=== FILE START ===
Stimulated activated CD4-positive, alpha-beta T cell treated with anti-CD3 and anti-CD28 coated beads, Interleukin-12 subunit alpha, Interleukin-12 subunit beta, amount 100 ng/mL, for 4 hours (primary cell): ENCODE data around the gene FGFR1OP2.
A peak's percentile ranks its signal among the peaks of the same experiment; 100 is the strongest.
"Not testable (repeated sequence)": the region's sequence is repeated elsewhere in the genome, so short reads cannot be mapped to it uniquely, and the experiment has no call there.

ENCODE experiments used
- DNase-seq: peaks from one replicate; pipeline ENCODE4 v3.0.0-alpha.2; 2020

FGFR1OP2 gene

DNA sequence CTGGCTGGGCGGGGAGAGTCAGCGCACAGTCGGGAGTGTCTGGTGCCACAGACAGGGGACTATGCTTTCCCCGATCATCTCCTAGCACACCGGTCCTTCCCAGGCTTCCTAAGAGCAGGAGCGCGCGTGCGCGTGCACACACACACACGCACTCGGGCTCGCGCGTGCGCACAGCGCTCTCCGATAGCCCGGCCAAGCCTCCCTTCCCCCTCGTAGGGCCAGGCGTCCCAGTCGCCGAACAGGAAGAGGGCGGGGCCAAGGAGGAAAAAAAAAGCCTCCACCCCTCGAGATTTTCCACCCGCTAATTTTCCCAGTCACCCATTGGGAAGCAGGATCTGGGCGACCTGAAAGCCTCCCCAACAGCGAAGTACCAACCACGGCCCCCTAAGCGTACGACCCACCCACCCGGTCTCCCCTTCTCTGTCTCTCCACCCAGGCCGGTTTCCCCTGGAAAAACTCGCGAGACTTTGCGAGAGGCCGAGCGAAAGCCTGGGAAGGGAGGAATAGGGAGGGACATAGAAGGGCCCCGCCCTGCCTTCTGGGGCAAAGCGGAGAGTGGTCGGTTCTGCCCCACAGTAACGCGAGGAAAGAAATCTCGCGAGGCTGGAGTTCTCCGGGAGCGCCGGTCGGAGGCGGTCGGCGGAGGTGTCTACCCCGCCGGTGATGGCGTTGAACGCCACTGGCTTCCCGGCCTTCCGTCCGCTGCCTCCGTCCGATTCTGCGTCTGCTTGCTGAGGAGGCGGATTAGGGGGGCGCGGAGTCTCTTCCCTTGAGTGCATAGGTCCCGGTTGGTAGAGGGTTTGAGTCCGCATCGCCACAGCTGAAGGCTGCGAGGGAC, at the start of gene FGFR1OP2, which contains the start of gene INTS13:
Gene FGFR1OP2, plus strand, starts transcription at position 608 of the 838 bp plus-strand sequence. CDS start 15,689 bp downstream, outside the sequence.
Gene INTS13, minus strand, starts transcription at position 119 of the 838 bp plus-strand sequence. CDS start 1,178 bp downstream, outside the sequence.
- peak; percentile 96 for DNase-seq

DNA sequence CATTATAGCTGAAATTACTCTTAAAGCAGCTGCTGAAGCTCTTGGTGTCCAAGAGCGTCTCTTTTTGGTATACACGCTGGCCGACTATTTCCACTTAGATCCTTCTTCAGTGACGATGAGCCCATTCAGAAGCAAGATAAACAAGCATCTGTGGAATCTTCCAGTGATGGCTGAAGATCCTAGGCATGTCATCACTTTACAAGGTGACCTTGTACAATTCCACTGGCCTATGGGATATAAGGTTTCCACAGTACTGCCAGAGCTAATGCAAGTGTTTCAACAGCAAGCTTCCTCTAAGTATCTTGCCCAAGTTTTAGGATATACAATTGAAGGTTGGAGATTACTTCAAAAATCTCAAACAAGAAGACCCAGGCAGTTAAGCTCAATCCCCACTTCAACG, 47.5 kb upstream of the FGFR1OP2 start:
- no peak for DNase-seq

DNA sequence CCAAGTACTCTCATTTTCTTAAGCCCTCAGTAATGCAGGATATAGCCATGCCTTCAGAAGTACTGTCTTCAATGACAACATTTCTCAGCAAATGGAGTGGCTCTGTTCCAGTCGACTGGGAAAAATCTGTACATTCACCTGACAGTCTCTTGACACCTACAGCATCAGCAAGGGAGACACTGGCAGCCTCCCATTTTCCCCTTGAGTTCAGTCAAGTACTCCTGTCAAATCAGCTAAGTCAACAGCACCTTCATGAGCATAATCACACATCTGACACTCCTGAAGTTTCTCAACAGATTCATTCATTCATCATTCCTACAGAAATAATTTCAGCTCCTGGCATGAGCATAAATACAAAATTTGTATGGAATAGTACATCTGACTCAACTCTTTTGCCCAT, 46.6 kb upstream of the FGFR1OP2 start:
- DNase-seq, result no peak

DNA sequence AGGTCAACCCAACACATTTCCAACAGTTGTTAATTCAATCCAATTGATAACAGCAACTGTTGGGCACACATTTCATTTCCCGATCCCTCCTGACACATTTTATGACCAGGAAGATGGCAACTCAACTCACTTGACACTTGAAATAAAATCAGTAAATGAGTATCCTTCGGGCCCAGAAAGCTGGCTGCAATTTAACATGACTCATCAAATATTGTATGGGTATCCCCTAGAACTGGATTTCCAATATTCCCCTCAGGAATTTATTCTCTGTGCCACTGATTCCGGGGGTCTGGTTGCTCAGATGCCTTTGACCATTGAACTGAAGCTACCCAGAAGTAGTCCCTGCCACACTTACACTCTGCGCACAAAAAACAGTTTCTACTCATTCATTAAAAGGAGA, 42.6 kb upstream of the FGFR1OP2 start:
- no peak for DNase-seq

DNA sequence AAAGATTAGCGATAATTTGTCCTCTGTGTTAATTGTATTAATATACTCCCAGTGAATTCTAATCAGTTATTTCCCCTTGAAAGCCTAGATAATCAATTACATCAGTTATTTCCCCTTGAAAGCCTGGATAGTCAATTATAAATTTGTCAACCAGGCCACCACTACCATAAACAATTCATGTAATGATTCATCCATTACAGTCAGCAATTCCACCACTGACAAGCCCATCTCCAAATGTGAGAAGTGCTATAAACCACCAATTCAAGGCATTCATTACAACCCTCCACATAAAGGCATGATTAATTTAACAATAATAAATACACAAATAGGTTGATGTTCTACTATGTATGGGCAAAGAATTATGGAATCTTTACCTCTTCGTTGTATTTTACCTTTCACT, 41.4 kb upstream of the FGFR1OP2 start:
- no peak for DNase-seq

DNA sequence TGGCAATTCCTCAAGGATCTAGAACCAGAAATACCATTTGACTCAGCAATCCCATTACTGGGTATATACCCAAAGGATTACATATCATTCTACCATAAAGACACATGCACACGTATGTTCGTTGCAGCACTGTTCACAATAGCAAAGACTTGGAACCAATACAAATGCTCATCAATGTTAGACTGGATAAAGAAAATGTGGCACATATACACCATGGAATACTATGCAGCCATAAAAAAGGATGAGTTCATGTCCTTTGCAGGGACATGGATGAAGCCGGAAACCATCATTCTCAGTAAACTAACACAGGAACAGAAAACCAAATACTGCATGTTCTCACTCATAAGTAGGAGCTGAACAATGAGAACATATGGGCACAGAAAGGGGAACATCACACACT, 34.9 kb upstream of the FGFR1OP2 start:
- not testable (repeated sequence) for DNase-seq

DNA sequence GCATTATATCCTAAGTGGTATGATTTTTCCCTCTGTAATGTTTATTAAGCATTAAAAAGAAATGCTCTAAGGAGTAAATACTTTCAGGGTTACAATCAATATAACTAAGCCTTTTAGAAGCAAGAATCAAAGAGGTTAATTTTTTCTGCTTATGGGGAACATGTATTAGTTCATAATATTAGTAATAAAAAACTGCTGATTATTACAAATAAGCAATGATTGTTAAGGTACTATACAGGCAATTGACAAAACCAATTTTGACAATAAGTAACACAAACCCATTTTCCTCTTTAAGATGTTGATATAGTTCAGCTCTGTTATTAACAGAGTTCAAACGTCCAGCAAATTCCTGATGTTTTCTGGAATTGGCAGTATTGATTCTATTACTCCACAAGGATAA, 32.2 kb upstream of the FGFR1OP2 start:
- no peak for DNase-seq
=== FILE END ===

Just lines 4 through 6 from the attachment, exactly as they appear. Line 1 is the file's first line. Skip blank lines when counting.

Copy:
ENCODE experiments used
- DNase-seq: peaks from one replicate; pipeline ENCODE4 v3.0.0-alpha.2; 2020

FGFR1OP2 gene